CHR: 'Political whims' should not dictate fate of ABS-CBN or any media

The Commission on Human Rights on Tuesday, May 5, expressed deep concern over the National Telecommunications Commission's (NTC) cease and desist order against network giant ABS-CBN.

In a statement, CHR spokesperson Jacqueline de Guia said this move will have a chilling effect on media and freedom of expression, especially during a time when information is crucial.

"ABS-CBN’s shutdown tonight triggers waves of effects, especially as the country confronts the dangers of a pandemic," she said.

"We echo our call that political whims should not dictate the fate of ABS-CBN, or any media network, that continues to be an important facet of our democracy," De Guia added. 

On Tuesday, NTC directed ABS-CBN to halt its television and radio broadcasting operations, a day after the expiration of its congressional franchise on May 4, despite statements from Congress and the Department of Justice urging it to give provisional authority to operate.

Solicitor General Jose Calida earlier warned NTC against granting provisional authority.

'Tyrannical moves'

CHR said that the closure "also aggravates the struggle for a source of living already experienced by the rest of the nation that came with lockdowns and quarantines."

"It is ironic that days after we commemorated Labor Day on May 1, workers of ABS-CBN now face the uncertainty of having no means to support themselves, their families, and even fellow Filipinos in this dire time," De Guia said.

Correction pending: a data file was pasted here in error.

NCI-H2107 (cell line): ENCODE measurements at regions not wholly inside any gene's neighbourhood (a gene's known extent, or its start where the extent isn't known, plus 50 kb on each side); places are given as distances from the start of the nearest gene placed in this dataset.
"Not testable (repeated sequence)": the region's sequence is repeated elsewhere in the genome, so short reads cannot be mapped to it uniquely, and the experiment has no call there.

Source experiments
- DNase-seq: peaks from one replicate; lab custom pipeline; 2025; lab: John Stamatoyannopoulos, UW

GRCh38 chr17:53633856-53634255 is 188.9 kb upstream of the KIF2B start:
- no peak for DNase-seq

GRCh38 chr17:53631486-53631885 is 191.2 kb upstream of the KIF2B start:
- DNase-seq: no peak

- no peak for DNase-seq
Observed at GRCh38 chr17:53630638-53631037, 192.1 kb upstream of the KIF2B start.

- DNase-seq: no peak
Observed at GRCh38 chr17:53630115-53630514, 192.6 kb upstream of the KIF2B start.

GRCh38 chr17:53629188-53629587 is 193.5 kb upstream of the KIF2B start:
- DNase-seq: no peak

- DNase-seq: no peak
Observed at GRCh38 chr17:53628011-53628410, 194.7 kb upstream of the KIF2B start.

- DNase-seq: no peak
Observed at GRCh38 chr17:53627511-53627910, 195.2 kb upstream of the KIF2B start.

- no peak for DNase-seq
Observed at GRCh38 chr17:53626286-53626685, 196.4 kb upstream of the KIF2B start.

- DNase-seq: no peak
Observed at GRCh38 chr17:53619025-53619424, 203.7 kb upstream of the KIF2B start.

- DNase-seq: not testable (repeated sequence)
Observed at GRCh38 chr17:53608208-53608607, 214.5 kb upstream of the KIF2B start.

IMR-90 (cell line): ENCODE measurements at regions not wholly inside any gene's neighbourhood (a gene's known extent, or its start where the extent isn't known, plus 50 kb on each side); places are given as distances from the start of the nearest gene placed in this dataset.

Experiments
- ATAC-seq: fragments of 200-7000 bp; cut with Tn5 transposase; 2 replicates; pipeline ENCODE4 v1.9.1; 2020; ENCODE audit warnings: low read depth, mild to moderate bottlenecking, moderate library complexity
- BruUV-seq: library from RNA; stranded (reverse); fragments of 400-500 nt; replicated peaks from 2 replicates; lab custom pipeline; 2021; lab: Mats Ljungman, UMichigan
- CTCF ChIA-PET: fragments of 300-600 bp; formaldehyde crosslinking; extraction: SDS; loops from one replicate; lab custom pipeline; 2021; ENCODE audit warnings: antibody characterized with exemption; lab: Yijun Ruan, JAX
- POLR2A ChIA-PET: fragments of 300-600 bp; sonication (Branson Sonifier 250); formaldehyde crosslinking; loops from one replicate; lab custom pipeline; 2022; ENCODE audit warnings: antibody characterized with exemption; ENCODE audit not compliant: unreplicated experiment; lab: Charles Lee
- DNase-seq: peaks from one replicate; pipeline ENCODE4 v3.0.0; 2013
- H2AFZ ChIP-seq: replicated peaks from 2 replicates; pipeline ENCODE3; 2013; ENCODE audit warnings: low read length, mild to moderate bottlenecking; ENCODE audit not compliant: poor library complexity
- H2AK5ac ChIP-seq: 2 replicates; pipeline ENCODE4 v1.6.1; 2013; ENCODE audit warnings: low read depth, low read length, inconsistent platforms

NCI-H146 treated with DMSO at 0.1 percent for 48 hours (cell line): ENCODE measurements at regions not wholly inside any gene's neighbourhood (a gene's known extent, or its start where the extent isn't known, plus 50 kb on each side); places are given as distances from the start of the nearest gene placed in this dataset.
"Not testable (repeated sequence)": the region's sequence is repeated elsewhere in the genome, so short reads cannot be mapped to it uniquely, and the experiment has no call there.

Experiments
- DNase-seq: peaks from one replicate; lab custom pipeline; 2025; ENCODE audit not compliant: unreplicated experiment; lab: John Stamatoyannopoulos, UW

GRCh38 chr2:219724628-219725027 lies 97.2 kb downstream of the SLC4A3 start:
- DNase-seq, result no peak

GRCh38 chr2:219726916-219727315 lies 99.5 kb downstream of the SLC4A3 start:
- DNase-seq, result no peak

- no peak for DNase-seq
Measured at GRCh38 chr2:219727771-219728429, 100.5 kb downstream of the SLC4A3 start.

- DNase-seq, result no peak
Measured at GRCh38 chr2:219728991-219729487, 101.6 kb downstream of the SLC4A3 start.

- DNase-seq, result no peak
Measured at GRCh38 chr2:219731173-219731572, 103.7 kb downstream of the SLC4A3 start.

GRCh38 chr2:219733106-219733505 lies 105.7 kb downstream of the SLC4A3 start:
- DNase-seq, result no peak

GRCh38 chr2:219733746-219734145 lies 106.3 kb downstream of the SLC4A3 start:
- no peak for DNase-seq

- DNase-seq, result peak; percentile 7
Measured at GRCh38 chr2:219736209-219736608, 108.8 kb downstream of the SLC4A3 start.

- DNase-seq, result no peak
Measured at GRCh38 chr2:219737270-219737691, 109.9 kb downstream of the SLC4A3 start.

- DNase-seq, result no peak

Human rights groups also condemned the order, calling it another blow to press freedom in the Philippines. They also urged Filipinos to reject tyrannical moves of the Duterte administration. 

The NTC order is the latest attack against media in the Philippines under the Duterte administration, with the President himself publicly denouncing media organizations over their critical reporting on his policies. (READ: Philippine media under attack– Rappler.com

Jodesz Gavilan

Jodesz Gavilan is a writer and researcher for Rappler and its investigative arm, Newsbreak. She covers human rights and also hosts the weekly podcast Newsbreak: Beyond the Stories. She joined Rappler in 2014 after obtaining her journalism degree from the University of the Philippines.

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